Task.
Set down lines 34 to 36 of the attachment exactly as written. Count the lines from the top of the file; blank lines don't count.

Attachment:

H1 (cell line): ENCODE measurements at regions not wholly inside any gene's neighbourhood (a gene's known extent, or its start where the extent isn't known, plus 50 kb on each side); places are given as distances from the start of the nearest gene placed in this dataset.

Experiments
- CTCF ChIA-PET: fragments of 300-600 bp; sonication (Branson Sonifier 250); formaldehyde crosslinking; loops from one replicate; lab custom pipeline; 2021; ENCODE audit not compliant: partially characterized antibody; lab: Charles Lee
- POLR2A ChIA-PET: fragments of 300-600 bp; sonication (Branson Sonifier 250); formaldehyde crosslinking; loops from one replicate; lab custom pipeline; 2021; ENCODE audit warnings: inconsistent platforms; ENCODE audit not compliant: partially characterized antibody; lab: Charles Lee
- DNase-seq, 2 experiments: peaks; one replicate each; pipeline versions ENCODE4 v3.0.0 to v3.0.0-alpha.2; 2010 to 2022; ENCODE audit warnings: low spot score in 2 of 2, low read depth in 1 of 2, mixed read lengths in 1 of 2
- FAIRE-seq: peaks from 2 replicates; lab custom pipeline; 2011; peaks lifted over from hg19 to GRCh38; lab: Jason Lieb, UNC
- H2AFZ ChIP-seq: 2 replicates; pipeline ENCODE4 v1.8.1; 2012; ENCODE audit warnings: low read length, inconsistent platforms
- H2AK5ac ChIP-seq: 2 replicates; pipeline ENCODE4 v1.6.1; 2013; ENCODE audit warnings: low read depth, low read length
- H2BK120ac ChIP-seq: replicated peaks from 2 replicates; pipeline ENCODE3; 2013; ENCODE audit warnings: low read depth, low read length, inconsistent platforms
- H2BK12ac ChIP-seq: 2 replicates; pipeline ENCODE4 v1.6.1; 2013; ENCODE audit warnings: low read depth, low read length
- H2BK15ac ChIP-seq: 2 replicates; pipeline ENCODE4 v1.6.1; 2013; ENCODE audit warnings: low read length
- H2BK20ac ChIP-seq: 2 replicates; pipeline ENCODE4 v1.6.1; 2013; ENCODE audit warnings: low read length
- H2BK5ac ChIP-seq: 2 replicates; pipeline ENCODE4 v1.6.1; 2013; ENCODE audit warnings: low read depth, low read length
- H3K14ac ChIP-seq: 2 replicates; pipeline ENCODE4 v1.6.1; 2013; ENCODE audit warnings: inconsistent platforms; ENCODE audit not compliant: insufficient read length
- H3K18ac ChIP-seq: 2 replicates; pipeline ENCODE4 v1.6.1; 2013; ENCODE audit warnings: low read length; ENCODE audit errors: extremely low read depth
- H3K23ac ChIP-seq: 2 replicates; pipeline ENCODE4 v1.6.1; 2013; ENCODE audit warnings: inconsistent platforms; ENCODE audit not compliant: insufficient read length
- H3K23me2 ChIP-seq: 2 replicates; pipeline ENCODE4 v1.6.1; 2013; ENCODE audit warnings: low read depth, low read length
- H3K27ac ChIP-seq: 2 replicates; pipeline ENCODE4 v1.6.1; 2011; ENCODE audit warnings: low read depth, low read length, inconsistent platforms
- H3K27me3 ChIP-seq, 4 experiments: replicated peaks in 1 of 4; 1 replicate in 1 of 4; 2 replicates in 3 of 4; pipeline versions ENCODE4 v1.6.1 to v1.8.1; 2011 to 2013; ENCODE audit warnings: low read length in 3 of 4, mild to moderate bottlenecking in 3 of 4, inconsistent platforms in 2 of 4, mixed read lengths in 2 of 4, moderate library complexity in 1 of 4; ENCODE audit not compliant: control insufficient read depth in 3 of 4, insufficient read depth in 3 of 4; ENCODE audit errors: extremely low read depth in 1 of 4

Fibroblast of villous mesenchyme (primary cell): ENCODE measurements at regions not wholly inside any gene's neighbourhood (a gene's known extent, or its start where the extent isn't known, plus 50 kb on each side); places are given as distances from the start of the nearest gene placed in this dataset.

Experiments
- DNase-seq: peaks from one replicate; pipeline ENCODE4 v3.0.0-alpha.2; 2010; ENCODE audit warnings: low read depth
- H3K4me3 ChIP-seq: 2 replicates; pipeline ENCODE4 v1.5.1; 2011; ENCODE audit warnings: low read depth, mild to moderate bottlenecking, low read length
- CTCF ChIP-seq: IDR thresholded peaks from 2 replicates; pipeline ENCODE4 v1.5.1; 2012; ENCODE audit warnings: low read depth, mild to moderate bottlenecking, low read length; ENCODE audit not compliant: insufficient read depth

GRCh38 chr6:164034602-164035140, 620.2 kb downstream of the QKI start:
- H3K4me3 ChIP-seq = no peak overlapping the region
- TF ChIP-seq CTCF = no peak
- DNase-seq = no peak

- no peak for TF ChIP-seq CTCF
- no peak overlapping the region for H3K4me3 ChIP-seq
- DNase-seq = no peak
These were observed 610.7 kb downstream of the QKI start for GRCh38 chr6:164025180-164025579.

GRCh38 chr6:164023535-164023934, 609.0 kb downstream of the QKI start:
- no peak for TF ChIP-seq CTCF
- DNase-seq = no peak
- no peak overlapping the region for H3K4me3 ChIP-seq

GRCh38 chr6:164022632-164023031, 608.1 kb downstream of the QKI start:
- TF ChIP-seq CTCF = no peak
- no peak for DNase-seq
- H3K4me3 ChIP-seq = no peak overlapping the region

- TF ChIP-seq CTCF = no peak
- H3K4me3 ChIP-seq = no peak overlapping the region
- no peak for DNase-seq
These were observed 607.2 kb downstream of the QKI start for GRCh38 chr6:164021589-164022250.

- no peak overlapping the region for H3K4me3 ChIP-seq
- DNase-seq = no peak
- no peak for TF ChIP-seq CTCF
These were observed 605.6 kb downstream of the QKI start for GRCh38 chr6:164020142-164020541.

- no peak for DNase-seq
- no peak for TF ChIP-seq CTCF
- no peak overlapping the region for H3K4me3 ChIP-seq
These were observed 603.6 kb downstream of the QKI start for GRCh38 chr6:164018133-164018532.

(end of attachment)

- no peak for TF ChIP-seq CTCF
- DNase-seq = no peak
- no peak overlapping the region for H3K4me3 ChIP-seq